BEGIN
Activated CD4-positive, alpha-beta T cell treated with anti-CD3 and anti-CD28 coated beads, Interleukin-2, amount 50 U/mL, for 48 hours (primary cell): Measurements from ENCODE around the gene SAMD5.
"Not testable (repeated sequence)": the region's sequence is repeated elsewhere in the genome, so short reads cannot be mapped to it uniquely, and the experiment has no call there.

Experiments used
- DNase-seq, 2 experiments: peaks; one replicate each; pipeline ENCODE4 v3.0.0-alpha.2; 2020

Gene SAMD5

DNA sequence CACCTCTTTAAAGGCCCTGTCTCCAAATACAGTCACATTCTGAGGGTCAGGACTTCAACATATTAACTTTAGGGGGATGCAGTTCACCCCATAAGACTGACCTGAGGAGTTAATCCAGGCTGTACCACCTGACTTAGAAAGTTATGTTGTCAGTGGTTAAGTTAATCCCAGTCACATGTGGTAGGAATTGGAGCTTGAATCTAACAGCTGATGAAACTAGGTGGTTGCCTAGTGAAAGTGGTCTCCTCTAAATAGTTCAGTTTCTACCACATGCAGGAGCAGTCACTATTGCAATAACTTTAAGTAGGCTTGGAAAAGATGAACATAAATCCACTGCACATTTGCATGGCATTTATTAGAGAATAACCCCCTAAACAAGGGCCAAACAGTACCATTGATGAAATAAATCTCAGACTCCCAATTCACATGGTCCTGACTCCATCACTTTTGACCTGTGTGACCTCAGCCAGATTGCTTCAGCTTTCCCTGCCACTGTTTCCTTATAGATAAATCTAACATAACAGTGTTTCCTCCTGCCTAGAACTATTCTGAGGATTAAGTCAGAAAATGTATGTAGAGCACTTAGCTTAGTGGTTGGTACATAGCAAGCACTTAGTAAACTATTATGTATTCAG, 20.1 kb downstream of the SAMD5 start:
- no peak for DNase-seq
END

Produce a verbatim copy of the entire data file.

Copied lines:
Activated CD4-positive, alpha-beta T cell treated with anti-CD3 and anti-CD28 coated beads, Interleukin-2, amount 50 U/mL, for 48 hours (primary cell): Measurements from ENCODE around the gene SAMD5.
"Not testable (repeated sequence)": the region's sequence is repeated elsewhere in the genome, so short reads cannot be mapped to it uniquely, and the experiment has no call there.

Experiments used
- DNase-seq, 2 experiments: peaks; one replicate each; pipeline ENCODE4 v3.0.0-alpha.2; 2020

Gene SAMD5

DNA sequence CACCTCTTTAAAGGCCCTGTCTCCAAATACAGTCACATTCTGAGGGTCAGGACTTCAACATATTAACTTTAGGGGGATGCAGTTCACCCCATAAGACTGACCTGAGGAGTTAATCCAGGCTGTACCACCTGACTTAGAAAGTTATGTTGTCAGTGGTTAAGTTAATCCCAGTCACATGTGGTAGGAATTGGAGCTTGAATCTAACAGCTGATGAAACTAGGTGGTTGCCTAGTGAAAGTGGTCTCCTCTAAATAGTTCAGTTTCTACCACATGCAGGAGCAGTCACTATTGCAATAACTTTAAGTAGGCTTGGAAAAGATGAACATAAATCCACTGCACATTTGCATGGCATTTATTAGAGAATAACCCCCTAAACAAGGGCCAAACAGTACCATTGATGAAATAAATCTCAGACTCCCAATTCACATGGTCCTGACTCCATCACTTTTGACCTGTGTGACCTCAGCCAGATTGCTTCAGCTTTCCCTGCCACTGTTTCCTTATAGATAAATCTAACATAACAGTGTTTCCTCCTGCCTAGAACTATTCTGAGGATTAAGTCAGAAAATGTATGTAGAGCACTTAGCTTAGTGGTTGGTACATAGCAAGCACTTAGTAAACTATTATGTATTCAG, 20.1 kb downstream of the SAMD5 start:
- no peak for DNase-seq